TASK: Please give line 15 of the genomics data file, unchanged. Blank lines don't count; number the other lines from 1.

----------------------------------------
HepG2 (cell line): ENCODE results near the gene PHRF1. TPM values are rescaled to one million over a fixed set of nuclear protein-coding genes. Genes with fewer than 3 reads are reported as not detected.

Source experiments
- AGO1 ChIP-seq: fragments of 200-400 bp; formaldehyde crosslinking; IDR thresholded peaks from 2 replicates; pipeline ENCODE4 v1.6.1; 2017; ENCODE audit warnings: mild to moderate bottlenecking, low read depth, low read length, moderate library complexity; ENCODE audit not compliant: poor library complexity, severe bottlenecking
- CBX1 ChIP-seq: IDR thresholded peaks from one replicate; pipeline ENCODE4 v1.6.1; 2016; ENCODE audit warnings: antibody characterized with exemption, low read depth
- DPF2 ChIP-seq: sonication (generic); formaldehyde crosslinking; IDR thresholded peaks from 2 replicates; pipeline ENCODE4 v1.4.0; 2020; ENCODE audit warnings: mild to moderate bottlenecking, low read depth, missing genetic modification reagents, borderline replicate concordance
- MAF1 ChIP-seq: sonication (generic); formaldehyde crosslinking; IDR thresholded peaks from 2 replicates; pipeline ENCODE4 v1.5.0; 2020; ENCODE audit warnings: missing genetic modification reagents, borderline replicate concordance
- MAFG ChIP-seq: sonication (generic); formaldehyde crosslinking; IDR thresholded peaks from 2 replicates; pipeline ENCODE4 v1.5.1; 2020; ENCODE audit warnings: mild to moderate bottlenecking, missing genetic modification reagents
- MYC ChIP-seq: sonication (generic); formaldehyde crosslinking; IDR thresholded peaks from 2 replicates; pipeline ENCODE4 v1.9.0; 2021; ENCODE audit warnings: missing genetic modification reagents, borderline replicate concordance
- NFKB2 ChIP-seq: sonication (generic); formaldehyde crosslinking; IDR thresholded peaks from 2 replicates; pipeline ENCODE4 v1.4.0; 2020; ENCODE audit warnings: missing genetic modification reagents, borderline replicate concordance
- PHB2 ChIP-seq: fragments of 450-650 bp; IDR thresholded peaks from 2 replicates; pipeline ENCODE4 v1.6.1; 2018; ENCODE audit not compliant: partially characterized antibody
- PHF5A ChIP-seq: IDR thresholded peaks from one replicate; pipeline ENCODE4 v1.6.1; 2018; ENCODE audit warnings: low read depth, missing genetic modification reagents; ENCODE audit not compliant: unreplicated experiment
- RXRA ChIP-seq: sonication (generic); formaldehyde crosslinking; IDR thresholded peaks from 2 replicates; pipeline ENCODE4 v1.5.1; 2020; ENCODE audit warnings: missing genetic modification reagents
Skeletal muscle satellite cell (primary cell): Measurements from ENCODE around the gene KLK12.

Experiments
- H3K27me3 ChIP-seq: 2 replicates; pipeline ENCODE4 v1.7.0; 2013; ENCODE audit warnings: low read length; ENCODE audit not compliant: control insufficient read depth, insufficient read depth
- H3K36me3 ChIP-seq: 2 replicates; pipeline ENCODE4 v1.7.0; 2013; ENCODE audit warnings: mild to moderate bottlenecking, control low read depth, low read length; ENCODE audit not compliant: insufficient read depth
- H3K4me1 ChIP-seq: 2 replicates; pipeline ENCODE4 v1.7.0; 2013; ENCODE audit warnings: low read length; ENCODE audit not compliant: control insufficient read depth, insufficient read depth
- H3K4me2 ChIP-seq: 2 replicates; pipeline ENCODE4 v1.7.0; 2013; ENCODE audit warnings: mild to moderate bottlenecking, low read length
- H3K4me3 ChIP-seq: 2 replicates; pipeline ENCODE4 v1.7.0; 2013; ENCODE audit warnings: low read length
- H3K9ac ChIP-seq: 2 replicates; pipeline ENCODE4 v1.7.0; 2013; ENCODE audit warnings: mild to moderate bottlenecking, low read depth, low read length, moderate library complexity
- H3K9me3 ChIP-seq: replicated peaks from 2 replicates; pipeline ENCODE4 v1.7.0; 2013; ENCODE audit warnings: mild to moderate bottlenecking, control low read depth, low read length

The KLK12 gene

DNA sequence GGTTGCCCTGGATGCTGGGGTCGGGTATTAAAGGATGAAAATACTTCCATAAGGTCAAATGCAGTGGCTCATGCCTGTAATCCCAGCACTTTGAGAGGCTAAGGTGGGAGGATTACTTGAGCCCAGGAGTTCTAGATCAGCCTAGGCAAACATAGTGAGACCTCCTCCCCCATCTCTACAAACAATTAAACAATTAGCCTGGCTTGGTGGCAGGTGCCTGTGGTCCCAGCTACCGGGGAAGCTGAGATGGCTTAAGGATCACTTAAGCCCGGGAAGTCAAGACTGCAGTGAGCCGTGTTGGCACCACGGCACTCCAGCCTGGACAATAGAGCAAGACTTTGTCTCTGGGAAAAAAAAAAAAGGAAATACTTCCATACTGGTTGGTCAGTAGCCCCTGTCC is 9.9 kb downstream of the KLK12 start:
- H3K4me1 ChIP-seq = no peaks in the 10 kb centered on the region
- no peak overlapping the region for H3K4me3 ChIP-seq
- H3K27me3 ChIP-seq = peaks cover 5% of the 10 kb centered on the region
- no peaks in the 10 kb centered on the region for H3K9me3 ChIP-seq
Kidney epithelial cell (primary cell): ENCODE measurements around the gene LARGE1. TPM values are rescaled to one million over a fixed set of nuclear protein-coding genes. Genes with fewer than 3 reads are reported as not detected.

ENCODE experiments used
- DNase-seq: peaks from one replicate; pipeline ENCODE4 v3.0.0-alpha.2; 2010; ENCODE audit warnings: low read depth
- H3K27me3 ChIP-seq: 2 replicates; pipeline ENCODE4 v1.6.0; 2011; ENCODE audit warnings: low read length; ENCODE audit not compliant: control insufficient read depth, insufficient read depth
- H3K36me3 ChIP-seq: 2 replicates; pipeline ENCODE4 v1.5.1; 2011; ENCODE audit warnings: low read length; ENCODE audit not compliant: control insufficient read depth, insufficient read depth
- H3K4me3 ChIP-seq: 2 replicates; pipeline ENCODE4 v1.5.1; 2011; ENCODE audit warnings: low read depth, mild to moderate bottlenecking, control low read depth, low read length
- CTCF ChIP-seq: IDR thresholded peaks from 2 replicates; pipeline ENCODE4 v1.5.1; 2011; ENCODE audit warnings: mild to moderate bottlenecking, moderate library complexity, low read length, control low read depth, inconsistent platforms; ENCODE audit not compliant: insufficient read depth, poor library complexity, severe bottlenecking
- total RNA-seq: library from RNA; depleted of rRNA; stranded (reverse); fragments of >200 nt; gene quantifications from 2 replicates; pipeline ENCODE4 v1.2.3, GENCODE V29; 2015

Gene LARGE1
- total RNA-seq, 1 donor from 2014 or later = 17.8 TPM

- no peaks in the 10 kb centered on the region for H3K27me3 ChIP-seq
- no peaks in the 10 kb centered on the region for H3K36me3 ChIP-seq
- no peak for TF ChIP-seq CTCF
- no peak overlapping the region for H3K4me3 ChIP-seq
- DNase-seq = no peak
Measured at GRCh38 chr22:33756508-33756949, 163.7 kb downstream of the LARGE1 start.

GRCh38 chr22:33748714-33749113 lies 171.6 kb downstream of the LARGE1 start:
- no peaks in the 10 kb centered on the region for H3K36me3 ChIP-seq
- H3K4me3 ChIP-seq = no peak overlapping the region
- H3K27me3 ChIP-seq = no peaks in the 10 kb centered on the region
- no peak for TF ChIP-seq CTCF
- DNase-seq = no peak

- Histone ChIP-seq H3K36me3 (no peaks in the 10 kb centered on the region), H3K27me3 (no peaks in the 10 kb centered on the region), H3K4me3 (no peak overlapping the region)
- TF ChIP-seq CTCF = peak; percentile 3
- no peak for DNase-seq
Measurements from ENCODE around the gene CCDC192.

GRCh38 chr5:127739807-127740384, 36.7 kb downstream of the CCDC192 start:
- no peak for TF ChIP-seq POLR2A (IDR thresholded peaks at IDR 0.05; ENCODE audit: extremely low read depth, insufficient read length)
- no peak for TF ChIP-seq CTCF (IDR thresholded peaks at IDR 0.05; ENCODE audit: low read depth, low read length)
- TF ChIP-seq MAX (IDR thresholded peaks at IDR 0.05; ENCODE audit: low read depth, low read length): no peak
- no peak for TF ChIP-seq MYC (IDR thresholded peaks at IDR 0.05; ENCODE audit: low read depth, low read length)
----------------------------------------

- H3K27me3 ChIP-seq: 2 replicates; pipeline ENCODE4 v1.7.0; 2013; ENCODE audit warnings: low read length; ENCODE audit not compliant: control insufficient read depth, insufficient read depth